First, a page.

In the liner notes to “Impressions of Po Music” Joe McPhee says that “the word “Po” (…) comes from philosopher Dr. Edward de Bono’s concept of lateral thinking” and was derived from “words like possible, positive, poetry and hypothesis”. He also said that “Po” was a language indicator to show that provocation was being used to move from a fixed set of ideas in an attempt to discover new ones. This concept had enabled McPhee to build his work, which is open to evolution and development, with the central idea of improvisation based upon composed themes. McPhee calls this “a journey of discovery rather than about destination.”
In the 1970s and 80s he was very often in Europe to play with European musicians, especially in Switzerland, where Werner X. Uehlinger started HatHut Records just to document his music. Around that time Ken Vandermark heard Joe McPhee’s album Tenor for the very first time and according to him this changed everything because since that moment he knew that this music was not only chaotic but “organized sound”, as he calls it.
In the meantime Vandermark and McPhee have been playing together very often and in 2009 Vandermark, Jeb Bishop, Tim Daisy and Dave Rempis played arrangements based on McPhee’s HatHut albums Topology, A Future Retrospective and Tenor, all of them albums which are typical for McPhee’s concept of Po Music. Finally, McPhee agreed on Vandermark’s suggestion to record an album with him as a soloist in front of a larger group playing his compositions. This CD is the result – and I guess there are no two opinions to the fact that it is simply great.
“Impressions of Astral Spirits/Age”, the first track here, displays feverish, exciting, yet intimate communication – actually something very beautiful. After a New Orleans blues intro the track rises like a huge wave before it breaks and then crashes against a cliff bursting into a universe of ocean spray. Yet, this is only the beginning: “Impressions of Future Retrospective”, the next track, is a monotonous, repetitive monolith starring Fred Lonberg-Holm playing a riff between Willie Dixon’s “Spoonful” and Billy Cobham’s “Crosswind”. With him and Tim Daisy in the back Josh Berman, Dave Rempis and Jason Adasiewicz, whose vibes give this piece a strange film noir quality, are having a ball until Lonberg-Holm stops all of sudden for an expressive sax/cello conversation. The most beautiful and harmonic composition is “Impression of Sweet Dragon”, a very subtle and fragile conversation between trombone, sax, clarinet and vibes, as if the instruments would caress each other before the others drop in. "Impressions Of Goodbye Tom B.," an unaccompanied tenor duet between Joe McPhee and Ken Vandermark, might be the most emotional moment for Vandermark because he could play this composition with McPhee 20 years after his father had played it to him. Nevertheless, my favorite is “Impressions of Knox” because of its irresistible sax blues riff and Lonberg-Holm’s solo which tries to destroy everything but fails because the riff is too strong. And there is even a very short allusion to the James-Bond-theme. Who says that free jazz has to be deadly serious?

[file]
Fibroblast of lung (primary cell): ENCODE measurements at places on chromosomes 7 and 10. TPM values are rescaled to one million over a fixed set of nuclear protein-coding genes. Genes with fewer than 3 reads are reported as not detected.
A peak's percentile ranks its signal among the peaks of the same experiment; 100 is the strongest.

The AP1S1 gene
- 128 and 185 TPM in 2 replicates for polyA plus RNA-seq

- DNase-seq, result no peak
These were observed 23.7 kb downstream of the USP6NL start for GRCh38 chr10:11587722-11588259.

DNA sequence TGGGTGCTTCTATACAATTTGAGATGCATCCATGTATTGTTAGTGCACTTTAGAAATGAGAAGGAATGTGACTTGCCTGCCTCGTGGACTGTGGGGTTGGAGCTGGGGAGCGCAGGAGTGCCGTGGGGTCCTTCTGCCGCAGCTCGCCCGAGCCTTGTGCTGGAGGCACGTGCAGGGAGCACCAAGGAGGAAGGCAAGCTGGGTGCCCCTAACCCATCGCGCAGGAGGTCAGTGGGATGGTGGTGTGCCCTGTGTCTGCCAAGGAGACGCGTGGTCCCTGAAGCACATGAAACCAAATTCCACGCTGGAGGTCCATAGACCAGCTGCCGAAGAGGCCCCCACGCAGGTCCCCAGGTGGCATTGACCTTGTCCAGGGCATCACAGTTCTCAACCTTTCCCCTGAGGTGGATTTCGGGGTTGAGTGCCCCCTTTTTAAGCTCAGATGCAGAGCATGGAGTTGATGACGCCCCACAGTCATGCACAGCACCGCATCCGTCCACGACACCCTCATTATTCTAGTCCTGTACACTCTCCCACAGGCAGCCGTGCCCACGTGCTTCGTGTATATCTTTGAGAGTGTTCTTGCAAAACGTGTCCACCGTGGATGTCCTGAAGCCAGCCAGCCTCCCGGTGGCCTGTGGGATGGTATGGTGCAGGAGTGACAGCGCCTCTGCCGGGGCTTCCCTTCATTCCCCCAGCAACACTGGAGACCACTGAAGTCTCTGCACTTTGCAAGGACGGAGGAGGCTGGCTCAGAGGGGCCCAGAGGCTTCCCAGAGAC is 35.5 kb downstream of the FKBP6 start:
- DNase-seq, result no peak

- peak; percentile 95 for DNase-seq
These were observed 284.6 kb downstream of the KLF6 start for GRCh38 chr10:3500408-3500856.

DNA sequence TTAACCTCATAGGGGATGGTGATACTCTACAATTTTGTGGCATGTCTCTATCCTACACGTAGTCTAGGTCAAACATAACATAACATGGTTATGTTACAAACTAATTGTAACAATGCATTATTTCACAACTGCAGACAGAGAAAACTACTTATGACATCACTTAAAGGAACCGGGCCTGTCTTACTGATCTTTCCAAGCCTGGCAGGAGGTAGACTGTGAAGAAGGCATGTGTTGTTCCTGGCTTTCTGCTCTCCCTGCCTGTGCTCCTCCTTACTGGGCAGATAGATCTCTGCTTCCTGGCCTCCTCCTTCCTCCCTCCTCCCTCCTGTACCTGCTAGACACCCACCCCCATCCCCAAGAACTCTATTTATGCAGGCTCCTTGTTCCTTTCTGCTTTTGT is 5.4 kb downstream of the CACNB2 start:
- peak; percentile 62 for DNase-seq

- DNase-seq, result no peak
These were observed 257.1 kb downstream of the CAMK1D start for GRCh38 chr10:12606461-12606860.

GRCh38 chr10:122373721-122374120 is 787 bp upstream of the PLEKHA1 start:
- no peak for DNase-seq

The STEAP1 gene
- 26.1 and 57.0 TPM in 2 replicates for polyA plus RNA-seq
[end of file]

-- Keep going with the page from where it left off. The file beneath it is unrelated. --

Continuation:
The nonet is: Joe McPhee: tenor saxophone; Jason Adasiewicz: vibraphone; Josh Berman: cornet; Jeb Bishop: trombone; Tim Daisy: drums; Kent Kessler; bass; Fred Lonberg-Holm: cello, electronics; Dave Rempis: saxophones; Ken Vandermark: clarinet, tenor saxophone.
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